Why does your exterior concrete crack and move, and what to do about it.

On nearly every home we inspect in Colorado, there is inevitably some issue that make it into our report concerning exterior concrete. Cracking sidewalk slabs, heaving driveways and sinking front porches are extremely common defects that make it into our reports. Let’s discuss why concrete on grade (aka “flatwork) is always moving and options you have for maintenance and repairs.

The Basics:

When concrete is first laid on the ground, some work is required to prepare the grade for the concrete. Typically this means removing debris and poor soils, re-filling the area with the proper fill dirt and leveling everything out. The area should then be compacted to a certain extent so the concrete lays flat and the soil does not sink over time with the added weight. Steps should be taken to shed water away from the concrete. Control joints are added in specific locations so when the slabs inevitably move, they do not create ugly cracks through the middle of the slab. A good example of this is a typical sidewalk that is made up of several slabs instead on one giant concrete path. The space between the slabs are the control joints.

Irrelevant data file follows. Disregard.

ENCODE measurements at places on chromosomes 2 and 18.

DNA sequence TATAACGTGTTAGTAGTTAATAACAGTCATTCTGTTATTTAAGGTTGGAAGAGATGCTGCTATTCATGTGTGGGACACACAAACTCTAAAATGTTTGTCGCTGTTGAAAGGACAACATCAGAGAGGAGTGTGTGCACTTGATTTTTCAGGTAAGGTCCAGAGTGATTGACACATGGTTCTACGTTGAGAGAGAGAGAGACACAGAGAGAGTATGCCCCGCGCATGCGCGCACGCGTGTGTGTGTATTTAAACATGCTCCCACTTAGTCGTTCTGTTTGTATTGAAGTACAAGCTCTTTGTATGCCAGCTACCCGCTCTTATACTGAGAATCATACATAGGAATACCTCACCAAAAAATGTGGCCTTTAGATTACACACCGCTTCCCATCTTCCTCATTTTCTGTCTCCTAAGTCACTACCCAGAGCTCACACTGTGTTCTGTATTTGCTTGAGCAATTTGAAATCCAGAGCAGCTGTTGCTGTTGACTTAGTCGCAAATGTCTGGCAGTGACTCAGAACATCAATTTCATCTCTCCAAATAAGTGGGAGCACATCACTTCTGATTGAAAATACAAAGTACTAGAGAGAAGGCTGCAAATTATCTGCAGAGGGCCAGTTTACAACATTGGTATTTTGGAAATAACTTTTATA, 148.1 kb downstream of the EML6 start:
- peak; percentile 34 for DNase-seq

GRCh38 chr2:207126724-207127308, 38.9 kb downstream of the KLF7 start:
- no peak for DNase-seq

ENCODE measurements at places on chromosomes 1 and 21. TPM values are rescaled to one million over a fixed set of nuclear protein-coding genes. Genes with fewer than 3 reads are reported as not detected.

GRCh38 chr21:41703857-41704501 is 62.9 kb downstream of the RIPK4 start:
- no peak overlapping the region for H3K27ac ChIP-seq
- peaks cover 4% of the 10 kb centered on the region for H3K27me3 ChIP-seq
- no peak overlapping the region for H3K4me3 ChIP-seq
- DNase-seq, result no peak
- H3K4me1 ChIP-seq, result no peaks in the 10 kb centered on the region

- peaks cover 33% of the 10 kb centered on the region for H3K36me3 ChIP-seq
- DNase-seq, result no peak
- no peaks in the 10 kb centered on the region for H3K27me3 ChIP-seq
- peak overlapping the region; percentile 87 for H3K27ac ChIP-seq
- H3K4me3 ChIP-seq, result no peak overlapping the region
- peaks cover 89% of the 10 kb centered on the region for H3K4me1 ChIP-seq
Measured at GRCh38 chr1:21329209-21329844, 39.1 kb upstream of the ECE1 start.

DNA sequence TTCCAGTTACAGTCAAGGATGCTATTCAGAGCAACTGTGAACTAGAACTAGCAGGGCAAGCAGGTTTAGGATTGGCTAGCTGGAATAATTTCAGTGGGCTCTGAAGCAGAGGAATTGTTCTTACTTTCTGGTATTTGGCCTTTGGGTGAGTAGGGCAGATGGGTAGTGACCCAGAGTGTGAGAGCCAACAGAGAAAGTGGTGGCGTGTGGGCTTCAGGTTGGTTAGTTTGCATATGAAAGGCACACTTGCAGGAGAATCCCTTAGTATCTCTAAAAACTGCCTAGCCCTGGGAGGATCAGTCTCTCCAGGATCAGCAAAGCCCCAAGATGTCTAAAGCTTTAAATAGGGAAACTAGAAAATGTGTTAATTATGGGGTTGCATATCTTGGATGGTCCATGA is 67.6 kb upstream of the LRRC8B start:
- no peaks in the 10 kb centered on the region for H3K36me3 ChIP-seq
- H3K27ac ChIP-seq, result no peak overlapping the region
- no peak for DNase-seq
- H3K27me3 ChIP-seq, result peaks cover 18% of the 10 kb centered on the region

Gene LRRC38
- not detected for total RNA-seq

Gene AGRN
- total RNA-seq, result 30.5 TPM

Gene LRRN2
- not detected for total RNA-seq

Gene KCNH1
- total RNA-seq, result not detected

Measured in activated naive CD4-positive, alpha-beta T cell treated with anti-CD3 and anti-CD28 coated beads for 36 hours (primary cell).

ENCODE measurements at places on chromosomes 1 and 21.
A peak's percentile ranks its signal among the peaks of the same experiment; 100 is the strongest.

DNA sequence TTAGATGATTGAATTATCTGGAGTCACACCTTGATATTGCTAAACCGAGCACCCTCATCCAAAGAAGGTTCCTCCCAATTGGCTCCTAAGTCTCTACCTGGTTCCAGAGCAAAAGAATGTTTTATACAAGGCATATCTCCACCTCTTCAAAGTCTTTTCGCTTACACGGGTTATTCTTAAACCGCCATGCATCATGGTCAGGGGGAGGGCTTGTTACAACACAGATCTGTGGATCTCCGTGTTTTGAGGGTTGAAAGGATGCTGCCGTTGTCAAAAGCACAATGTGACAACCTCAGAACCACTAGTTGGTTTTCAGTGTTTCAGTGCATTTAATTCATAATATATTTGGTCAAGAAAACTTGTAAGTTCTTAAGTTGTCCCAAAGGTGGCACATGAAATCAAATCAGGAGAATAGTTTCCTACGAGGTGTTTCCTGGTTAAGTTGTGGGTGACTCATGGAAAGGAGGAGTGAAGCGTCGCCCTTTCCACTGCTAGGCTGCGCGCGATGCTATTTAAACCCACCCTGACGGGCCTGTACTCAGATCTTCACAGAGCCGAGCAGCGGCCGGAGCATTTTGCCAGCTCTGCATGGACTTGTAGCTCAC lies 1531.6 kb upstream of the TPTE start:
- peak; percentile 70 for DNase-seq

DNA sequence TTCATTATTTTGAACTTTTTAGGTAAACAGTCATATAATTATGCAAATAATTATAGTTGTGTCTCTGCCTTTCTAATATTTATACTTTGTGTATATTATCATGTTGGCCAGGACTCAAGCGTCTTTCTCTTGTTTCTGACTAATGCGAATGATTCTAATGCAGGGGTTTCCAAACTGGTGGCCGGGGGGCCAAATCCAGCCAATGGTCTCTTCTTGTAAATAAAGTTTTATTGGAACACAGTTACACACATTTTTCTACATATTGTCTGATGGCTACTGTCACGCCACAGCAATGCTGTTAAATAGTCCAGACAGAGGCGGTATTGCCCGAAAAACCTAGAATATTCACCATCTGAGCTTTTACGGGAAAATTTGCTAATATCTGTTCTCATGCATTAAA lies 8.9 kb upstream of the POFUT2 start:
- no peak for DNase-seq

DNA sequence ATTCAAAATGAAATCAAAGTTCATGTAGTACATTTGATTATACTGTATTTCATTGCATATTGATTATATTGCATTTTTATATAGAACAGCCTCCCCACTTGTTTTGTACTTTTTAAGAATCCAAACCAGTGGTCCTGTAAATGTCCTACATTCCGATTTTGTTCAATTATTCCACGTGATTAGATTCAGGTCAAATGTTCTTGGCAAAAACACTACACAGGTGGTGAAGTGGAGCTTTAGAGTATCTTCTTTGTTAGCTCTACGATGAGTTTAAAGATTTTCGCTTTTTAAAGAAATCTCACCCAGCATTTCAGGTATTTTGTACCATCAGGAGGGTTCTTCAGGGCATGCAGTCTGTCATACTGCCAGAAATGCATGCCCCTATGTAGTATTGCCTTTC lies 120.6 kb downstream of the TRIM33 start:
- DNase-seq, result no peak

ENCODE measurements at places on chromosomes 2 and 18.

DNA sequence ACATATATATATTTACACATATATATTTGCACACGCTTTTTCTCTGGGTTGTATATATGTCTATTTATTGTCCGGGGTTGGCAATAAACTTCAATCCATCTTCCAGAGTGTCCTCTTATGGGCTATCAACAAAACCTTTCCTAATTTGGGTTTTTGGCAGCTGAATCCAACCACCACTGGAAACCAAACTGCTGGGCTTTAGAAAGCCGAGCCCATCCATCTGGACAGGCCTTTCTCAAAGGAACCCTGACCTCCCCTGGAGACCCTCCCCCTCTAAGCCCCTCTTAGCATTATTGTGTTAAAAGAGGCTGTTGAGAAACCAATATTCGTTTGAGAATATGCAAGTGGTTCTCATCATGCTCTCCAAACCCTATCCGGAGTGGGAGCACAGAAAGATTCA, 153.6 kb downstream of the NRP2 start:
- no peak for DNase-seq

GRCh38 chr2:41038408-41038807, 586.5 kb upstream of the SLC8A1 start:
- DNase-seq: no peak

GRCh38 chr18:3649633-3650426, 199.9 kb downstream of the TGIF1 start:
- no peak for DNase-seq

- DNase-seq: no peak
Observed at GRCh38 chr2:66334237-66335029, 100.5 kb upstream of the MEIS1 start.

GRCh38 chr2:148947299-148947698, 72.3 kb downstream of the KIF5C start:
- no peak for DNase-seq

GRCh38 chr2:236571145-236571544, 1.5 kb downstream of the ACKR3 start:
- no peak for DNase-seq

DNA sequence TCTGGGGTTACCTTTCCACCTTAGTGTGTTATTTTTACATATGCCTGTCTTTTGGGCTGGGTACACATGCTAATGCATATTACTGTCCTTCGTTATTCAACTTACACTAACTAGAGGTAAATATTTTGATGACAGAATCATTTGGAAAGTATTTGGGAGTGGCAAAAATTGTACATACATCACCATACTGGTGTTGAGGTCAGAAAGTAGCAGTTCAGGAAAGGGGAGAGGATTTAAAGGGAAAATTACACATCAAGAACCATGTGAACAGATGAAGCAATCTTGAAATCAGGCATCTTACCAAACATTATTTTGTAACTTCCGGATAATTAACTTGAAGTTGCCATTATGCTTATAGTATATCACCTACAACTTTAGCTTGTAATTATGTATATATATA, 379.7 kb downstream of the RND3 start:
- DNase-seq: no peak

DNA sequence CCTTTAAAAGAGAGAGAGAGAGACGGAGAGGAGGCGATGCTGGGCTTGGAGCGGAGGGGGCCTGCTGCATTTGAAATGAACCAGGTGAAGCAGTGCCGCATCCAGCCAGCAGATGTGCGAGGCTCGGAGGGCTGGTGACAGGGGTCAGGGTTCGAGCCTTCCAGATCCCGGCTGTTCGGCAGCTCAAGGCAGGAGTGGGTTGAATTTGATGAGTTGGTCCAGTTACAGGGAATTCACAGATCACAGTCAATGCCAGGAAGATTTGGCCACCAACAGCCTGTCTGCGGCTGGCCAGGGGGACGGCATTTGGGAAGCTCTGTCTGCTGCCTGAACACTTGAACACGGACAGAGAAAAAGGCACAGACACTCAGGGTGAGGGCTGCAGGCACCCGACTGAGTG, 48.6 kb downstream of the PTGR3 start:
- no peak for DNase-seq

The Problems:

Cracking- This happens for many reasons. Concrete can shrink when curing after installation and produce small hairline cracks. Slabs can sink or heave on one side while being stable on the other, creating a crack at the weak point. Too much weight on a surface can cause cracks to form. Concrete mixtures should be tested before they are poured to ensure they fit the application. For example, your patio doesn’t need to bear the same weight as your driveway, so the concrete mixtures should be different. We also expect cracks eventually on all concrete surfaces over time, so it is not always a defect, it’s just old.

Heaving- Anytime water or significant amounts of moisture saturate the underside of the slabs, heaving (lifting) can occur. The pressure from water can be immense. The hydro-static pressure from water alone can literally lift up your entire house, so the relatively light weight sidewalk slabs do not stand a chance. Any siding materials or deck posts that may be sitting on the slab will also lift, causing more damage. To make matters worse, water expands as it freezes. Here in Colorado, we have very frequent freeze/thaw cycles. On Monday it’s 10 below and snowing 10 inches, on Tuesday its 60 and sunny. All of that snow will melt, pool up somewhere, and unless it sheds away quickly will be freezing again by Wednesday. Hopefully it isn’t under your concrete slabs.